Special to the Gazette
The Boston Police Department (BPD) celebrated the graduation of the most diverse class of recruits from the Police Academy. Class 63-23 spent 29 weeks training in physical, tactical, and classroom activities. Additionally, for the first time, the recruits received language access training. The Boston Police Department and the Office of Language and Communications Access (LCA) partnered to embed robust language access training into the Boston Police Academy so the new officers are able to serve all residents regardless of the language they speak. This training helps ensure the City of Boston’s workforce is trained to be culturally competent, bolsters trust with community, and eliminates barriers to access to resources and services for Boston residents.
The first half of the language access training provided an overview of the City’s language and communications policy, the City’s language standards, and the responsibility of all departments to ensure all residents have access to City services and resources. The second half of the training outlined the specific steps officers will take to assist constituents in need of interpretation over the phone or through the City’s video remote interpretation, an instantaneous interpretation service provided on a webcam-enabled device for languages such as American Sign Language. Language access training was also offered to Boston Police cadets.
“This is one of the largest and most diverse classes of BPD recruits the City has welcomed, with 134 new police officers ready to serve and protect our communities,” said Mayor Michelle Wu. “I’m thankful for the leadership of Commissioner Cox, Academy staff, and all the community partners who helped train these officers. Most of all I’m grateful to this newest class of Boston Police officers focused on building trust and community throughout our neighborhoods.”
“This recruit class truly represents the City that they will be swearing an oath to serve and protect,” said Boston Police Commissioner Michael Cox. “Not just in race, ethnicity, and culture; but in lived experience and commitment to serving all communities with fairness and respect. Congratulations to the class of Class 63-23 for the tremendous hard work and sacrifice that it took to become Boston Police Officers.”
The graduating class totals 133 recruits. The class is the most diverse class yet, over 60 percent of graduates are people of color. Fifty nine of the recruits speak another language other than English, representing 16 other languages. Additionally, the recruit class includes the first Somali officers and an officer who is hard of hearing. The new officers include 18 who served in the military, with 14 veterans who served in the National Guard, U.S. Air Force, U.S. Army, U.S. Coast Guard, U.S. Navy, or U.S. Marine Corps.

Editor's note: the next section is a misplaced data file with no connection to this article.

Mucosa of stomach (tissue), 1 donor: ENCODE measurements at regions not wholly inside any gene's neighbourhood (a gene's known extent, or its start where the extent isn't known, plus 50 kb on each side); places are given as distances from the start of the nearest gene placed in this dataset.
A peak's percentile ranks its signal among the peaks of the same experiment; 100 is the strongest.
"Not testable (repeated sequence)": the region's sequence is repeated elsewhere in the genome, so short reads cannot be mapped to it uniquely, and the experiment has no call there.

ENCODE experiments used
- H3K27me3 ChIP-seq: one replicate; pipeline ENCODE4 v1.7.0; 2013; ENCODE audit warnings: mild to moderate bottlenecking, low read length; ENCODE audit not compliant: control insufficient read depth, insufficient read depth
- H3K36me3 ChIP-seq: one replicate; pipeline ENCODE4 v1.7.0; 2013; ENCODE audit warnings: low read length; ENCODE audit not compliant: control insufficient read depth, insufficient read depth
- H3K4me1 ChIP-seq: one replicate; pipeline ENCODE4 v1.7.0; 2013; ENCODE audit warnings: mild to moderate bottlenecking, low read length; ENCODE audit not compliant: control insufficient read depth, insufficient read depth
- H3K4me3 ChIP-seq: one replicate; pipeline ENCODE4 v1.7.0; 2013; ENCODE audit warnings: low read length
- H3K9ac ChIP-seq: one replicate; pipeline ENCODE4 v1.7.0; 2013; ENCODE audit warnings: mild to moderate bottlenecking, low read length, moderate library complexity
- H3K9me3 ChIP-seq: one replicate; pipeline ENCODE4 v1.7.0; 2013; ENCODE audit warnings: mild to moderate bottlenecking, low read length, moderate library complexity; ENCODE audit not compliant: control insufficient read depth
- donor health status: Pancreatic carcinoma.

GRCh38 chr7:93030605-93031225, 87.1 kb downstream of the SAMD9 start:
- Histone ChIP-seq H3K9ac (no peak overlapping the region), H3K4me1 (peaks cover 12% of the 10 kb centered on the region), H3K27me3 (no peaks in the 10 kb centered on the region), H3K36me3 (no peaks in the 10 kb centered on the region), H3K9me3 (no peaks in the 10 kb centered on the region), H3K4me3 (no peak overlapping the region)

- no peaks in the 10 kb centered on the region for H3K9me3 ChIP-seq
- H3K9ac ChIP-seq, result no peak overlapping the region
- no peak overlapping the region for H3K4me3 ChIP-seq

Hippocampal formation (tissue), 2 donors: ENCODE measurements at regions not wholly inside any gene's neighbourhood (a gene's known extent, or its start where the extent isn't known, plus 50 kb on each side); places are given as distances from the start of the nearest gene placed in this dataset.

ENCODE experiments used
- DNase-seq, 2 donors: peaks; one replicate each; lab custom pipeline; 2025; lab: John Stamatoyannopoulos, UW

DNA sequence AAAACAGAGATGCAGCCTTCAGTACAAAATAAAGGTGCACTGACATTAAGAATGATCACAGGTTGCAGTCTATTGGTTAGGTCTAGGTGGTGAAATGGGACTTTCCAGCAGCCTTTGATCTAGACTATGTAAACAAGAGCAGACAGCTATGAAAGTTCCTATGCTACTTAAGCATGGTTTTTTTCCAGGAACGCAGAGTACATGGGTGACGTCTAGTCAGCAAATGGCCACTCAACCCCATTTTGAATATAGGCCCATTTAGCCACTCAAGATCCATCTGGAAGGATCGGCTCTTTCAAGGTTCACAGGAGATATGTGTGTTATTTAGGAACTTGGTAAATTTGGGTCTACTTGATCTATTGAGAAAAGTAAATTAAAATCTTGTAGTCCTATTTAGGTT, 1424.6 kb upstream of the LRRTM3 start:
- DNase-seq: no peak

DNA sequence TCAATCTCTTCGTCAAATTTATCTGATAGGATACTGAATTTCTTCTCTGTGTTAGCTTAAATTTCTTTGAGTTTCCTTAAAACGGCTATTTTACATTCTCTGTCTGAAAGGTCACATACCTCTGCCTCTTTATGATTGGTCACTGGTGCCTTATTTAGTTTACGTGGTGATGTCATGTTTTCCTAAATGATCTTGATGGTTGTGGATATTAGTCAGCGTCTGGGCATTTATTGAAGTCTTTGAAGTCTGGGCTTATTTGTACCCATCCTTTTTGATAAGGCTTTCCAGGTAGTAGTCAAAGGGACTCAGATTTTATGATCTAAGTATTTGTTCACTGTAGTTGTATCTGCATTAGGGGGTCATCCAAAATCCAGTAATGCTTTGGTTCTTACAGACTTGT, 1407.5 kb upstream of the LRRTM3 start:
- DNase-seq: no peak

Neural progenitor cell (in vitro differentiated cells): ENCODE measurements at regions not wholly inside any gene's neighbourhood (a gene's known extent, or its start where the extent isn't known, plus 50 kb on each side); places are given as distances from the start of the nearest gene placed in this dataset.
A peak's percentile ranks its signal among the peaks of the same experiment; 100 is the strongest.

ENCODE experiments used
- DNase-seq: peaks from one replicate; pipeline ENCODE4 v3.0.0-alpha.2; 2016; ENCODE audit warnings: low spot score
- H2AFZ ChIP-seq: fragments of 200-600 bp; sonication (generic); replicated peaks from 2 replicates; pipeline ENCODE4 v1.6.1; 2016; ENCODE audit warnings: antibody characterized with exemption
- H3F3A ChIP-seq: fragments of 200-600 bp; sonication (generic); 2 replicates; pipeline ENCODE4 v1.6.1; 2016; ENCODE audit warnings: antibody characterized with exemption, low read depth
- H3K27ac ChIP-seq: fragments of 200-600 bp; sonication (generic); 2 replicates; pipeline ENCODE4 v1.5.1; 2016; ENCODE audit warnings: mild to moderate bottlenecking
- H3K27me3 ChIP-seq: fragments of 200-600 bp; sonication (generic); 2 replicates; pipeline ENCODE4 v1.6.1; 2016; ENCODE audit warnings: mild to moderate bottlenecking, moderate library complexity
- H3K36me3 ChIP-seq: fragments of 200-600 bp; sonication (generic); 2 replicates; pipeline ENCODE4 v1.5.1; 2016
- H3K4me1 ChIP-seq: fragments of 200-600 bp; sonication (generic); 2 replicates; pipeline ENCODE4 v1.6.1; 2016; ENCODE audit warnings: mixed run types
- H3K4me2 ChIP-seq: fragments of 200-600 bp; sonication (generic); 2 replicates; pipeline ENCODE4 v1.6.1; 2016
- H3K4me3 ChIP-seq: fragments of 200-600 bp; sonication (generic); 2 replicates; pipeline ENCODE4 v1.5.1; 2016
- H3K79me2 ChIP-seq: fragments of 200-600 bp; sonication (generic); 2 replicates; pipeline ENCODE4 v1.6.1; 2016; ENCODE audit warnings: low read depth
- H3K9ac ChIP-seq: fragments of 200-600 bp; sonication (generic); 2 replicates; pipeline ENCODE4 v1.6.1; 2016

As part of their academy training, recruits volunteered at and attended several community events, working directly with the constituents they will serve. They attended community meetings, recreational programming with youth and older Bostonians, park openings, welcomed students to schools, and visited houses of worship. The recruits’ engagement in community underscores BPD’s intentionality about training officers in community policing to build trust with residents and be culturally knowledgeable.
“Boston has over 105,000 residents who identify as speaking a Language other than English (LOTE) and needing language assistance. Our office’s citywide efforts to make systemic change are only possible through these intentional partnerships across departments that focus on integrating language and communications access at the forefront of each and every program,” said Jeniffer Vivar Wong, Director of Language and Communications Access. “The Boston Police Department’s commitment serves as a model for implementing language access throughout the City’s departments to eliminate barriers to city services for our residents. This work also couldn’t have been possible without the hard work and dedication from the LCA team, especially Robbie Adams, Florence Glynn, Gayana Daniel and Felida Milhomme.”
Beyond the work with the Boston Police Department, LCA has also collaborated with other departments to ensure their front-facing programs and initiatives are in compliance with the City’s language standards. Currently, the office of Emergency Management has one of the largest multilingual text alert systems and is available in Boston’s top 11 languages. The Mayor’s Office of Housing provides multilingual forms and the Disability Commission’s ADA grievance complaints are also translated into 11 languages. Residents can call BOS:311 and request an interpreter over the phone or use the BOS:311 app available in the City’s top 11 languages.